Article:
Though you could get the agedashi tofu, creamy and custardy within its crisply fried exterior, saturated in salty sauce, or the thick and hearty vegetable pajeon, that isn’t why you come here. You come here for the many delicious yakitori. Here are just a few of my favorite skewered meats and vegetables:

Chicken thigh with scallion

Simple but supremely done. Moist and tender chicken, slightly bitter from the char marks on the outside. Tinged with salty soy and separated from the bite of sharp scallions, this is a delightful skewer.

Chicken thigh with yuzu

Oh, get this. The thigh is rough and charred from the fire, bursting with savory juices within. Atop, it is brushed with sour yuzu juice that is so spicy that it makes the lips tingle. Not overly fiery, it definitely announces its presence, and it’s hot and sour taste compliment’s the meat’s natural sweetness.

Pork belly

Pork, come to mama. Supremely fatty and sweet, with a garlicky bbq sauce on the outside that picked up the savory notes of the pork. If you don’t like pork belly or visible fat, don’t get this. But if you love the natural taste of pork and the  mushy taste of well caramelized fat, then jump on this skewer and ride it to the end of the line.

Chicken hearts

Like grilled liver but a bit less chalky and more bouncy. That minerally, iron-heavy taste combined with salty-sweet teriyaki sauce. If you like liver, you will absolutely love chicken hearts. Get over it people…if you have eaten hot dogs, you have eaten offal.


Yeah, i know I said it was all about the skewers. But this Korean holdover really deserves mention. Glass noodles sautéed with vegetables. It sounds so simple, doesn’t it? But these noodles are something else. Tender and slippery, with a good bite. Coated in salty, umami forward sauce that is sweet without being cloying and savory without being aggressive. Sweet onions, soft zucchini, and other vegetables rounding out the dish. This is really something where the whole is greater than the sum of its parts. Bravo to the chef.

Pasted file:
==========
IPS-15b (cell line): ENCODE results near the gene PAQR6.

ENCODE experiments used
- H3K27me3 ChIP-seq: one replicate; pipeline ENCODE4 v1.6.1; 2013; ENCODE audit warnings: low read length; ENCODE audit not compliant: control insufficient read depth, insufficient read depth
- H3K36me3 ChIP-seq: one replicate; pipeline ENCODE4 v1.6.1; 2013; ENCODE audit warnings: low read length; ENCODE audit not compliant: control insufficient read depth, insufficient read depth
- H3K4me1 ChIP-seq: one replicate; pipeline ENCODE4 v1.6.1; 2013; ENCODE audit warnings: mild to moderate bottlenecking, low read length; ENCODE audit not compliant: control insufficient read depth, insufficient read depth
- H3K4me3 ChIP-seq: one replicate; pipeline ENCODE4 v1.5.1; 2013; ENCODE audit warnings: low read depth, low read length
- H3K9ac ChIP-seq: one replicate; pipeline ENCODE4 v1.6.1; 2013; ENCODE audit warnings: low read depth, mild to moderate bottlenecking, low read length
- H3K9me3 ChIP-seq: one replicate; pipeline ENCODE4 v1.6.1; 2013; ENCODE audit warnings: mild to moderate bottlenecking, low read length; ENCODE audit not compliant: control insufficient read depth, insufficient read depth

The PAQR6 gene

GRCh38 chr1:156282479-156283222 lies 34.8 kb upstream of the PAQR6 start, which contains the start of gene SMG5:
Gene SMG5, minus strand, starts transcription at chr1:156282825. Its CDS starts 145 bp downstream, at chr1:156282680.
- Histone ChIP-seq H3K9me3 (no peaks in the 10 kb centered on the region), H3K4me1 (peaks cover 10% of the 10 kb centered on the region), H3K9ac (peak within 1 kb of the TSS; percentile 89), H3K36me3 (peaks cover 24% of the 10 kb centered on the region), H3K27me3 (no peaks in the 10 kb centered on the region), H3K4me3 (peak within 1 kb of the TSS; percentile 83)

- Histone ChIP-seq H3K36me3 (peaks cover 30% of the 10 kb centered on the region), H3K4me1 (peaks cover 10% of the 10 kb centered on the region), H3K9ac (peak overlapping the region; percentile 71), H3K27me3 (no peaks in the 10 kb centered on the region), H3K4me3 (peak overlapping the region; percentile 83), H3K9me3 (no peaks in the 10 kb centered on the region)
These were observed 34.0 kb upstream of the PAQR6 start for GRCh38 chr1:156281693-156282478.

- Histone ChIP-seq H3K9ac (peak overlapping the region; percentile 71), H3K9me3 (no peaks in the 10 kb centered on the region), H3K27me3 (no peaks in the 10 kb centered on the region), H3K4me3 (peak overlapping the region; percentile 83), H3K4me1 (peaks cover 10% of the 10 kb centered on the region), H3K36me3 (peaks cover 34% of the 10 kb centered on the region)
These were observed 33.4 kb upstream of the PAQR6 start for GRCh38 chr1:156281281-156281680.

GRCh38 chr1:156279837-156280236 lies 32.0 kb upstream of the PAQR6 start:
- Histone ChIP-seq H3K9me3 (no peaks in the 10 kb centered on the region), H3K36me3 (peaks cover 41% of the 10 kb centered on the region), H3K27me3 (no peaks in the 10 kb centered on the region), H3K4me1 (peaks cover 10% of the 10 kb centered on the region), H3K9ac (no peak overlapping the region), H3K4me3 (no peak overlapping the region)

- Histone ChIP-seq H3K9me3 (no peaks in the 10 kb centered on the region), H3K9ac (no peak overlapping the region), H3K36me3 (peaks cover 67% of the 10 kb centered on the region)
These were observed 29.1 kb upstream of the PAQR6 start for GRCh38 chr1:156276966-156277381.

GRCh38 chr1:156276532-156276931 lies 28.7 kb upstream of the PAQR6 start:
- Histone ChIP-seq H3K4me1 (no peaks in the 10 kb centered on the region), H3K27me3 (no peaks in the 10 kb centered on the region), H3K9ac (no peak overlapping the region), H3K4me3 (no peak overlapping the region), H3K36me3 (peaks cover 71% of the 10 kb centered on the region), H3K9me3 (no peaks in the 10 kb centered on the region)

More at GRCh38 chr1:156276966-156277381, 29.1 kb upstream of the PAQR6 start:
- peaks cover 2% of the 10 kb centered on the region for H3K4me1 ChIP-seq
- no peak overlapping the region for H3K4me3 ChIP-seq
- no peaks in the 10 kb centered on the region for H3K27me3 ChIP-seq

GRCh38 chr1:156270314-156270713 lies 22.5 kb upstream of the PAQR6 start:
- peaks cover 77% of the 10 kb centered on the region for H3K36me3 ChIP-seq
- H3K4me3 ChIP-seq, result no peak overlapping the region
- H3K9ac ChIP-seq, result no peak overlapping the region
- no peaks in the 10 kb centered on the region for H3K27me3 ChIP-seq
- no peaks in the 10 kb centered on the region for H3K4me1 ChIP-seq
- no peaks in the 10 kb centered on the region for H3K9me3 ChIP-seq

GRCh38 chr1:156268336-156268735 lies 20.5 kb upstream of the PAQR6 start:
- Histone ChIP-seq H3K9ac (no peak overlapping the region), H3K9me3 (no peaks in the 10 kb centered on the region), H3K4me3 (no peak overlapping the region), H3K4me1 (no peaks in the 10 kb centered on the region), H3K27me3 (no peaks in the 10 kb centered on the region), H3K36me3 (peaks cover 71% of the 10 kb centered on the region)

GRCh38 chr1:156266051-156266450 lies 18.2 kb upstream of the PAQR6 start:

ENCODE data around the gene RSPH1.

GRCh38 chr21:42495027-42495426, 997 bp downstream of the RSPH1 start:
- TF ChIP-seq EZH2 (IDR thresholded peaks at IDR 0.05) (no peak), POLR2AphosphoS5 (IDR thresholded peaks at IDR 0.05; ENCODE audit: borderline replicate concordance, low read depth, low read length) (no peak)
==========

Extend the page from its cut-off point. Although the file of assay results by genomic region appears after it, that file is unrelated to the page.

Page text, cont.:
Traditional? No. But delicious? Yep. Soft and sticky rice, crisped by the dolsot, blended with spicy gochujang, bits of softened vegetables, and strips of long, thin, delightfully fatty gyudon beef. Don’t miss it…it’s addictive.

This whole place is addictive. I defy you to spend more than $30 a person here, with each person leaving stuffed to the gills. The service is fast, the atmosphere is fun, and the food, while not revelatory, is really tasty.

You will be so glad that you stepped into a restaurant that you would normally pass over.

Reuben Egg Rolls

Imitation is the sincerest form of flattery.

At least, that’s how I hope the folks at Red Farm take it.

Though I haven’t yet eaten at the highly acclaimed Chinese restaurant, I have heard much about their acclaimed pastrami egg rolls. That’s right, egg rolls filled with luscious Katz’s pastrami, fresh vegetables, and sauerkraut.

This is the perfect Hanukkah food, right?  Fried AND pastrami!